Japan's Kyodo Senpaku replacing mothership, signaling continued commitment to commercial whaling

Tokyo, Japan-based Kyodo Senpaku is set to replace its aging mothership with a new model, signaling Japan’s continued commitment to whaling.

Kyodo Senpaku the only company in the world still employing the mothership system of whaling. The system uses more agile ships to hunt for whales, which then transfer carcasses onto a mothership for freezing and storage instead of bringing them to land-based storage facilities. Kyodo Senpaku’s soon-to-be-retired mothership, the Nishin Maru, returned from its final voyage on 4 November to its home port of Shimonoseki in the country’s southwest Yamaguchi Prefecture for a retirement ceremony, and on 7 November, the ship’s crew unloaded 2.1 metric tons (MT) of whale meat, which was auctioned off soon after.

The company’s replacement vessel, the Kangei Maru, still requires interior work but is slated to be ready by March, giving the company a buffer of time before the 2024 whaling season kicks off two months later in May.

Kyodo Senpaku originally carried out contractual whaling in Antarctica for the Japanese Institute of Cetacean Research from 1987 to 2018, ostensibly for scientific research purposes.

However, after Japan pulled out of the International Whaling Commission (IWC) in December 2018 due to disagreements on the future of the whaling industry, the company rebranded as a full-blown commercial whaling corporation, and Japanese authorities stated that its fleet would be allowed to conduct commercial hunts solely within its own exclusive economic zone (EEZ), rather than in the Antarctic and North Atlantic as it had been doing prior.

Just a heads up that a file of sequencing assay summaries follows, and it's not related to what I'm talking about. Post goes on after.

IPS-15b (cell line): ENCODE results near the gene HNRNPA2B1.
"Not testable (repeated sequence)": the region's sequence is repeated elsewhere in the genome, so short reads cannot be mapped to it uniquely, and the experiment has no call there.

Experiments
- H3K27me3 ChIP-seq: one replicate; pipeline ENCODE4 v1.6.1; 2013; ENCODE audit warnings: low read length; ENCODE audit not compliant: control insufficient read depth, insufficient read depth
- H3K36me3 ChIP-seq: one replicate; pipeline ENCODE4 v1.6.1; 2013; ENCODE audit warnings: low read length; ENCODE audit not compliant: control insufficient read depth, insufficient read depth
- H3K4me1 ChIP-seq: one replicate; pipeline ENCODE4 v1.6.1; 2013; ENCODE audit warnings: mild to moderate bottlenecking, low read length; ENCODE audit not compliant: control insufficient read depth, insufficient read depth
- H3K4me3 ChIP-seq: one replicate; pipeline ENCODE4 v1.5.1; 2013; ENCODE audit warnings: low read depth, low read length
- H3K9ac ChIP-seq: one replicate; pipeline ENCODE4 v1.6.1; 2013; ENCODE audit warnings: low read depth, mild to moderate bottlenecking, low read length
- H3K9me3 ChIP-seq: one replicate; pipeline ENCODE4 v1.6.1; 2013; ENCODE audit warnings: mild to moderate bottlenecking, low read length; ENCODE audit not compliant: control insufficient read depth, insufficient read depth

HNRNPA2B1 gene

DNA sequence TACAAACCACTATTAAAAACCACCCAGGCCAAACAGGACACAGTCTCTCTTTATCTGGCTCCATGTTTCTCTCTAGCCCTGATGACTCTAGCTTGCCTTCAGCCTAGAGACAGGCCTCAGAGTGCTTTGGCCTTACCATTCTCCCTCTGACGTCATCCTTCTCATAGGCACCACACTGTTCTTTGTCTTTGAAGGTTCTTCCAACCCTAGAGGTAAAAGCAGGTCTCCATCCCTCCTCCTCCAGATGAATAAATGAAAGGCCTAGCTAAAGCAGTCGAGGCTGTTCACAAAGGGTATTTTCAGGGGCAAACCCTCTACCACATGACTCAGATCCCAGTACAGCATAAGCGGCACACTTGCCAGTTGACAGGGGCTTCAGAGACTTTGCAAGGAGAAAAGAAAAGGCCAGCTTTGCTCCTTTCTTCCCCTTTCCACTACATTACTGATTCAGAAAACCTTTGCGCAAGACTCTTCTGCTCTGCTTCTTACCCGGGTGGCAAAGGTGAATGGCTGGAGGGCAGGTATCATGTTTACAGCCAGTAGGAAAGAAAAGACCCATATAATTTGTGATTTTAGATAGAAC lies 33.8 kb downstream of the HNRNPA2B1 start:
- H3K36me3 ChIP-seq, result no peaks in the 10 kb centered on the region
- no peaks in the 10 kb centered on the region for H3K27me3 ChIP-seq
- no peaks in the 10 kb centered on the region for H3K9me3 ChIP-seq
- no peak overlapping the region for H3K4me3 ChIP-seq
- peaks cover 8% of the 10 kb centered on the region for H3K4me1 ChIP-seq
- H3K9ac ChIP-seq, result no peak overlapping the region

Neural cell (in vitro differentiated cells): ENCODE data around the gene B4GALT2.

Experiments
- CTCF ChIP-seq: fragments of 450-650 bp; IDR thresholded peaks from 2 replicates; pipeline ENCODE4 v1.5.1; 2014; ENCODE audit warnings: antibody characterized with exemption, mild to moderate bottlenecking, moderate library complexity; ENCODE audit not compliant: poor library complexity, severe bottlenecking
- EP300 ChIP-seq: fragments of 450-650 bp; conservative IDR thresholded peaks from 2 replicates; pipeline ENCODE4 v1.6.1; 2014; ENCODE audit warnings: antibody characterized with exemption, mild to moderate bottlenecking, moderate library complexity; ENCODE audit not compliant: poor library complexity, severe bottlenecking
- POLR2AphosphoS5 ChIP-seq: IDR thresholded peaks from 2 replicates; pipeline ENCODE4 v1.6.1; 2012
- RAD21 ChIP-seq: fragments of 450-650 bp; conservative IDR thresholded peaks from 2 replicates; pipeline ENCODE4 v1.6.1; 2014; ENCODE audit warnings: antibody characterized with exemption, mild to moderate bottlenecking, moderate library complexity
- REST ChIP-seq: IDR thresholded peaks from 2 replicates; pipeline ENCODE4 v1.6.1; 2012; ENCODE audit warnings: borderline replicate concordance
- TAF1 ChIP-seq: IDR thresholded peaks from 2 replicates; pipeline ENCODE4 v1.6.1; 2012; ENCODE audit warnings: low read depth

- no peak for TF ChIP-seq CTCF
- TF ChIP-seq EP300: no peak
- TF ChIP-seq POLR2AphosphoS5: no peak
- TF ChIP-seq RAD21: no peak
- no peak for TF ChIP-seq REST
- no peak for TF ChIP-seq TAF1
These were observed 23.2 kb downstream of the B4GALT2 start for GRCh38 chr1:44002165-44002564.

The mothership method of whaling was conducive for distant-water whaling in remote Antarctica, but some question whether hunting for the current smaller quota of whales allowed within Japan’s EEZ will produce enough revenue to justify the construction of a large new vessel. Considering this, Kyodo Senpaku’s investment in a new mothership may hint that the company expects a potential uptick in future whaling allowed by the government.

The Japanese government could go about this in a few ways, including ... 

Photo courtesy of Kyodo Senpaku Kaisha

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